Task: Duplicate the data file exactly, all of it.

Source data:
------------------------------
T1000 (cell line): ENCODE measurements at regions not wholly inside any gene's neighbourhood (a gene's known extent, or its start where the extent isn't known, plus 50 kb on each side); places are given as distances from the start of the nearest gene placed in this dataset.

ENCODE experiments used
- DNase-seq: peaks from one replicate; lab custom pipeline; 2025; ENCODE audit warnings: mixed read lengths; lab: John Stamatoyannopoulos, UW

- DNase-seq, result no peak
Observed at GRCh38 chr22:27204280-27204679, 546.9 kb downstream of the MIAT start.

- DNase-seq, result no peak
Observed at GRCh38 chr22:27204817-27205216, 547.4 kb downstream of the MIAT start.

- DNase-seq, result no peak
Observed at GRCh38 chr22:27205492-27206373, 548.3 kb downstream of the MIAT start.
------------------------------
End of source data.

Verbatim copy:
T1000 (cell line): ENCODE measurements at regions not wholly inside any gene's neighbourhood (a gene's known extent, or its start where the extent isn't known, plus 50 kb on each side); places are given as distances from the start of the nearest gene placed in this dataset.

ENCODE experiments used
- DNase-seq: peaks from one replicate; lab custom pipeline; 2025; ENCODE audit warnings: mixed read lengths; lab: John Stamatoyannopoulos, UW

- DNase-seq, result no peak
Observed at GRCh38 chr22:27204280-27204679, 546.9 kb downstream of the MIAT start.

- DNase-seq, result no peak
Observed at GRCh38 chr22:27204817-27205216, 547.4 kb downstream of the MIAT start.

- DNase-seq, result no peak
Observed at GRCh38 chr22:27205492-27206373, 548.3 kb downstream of the MIAT start.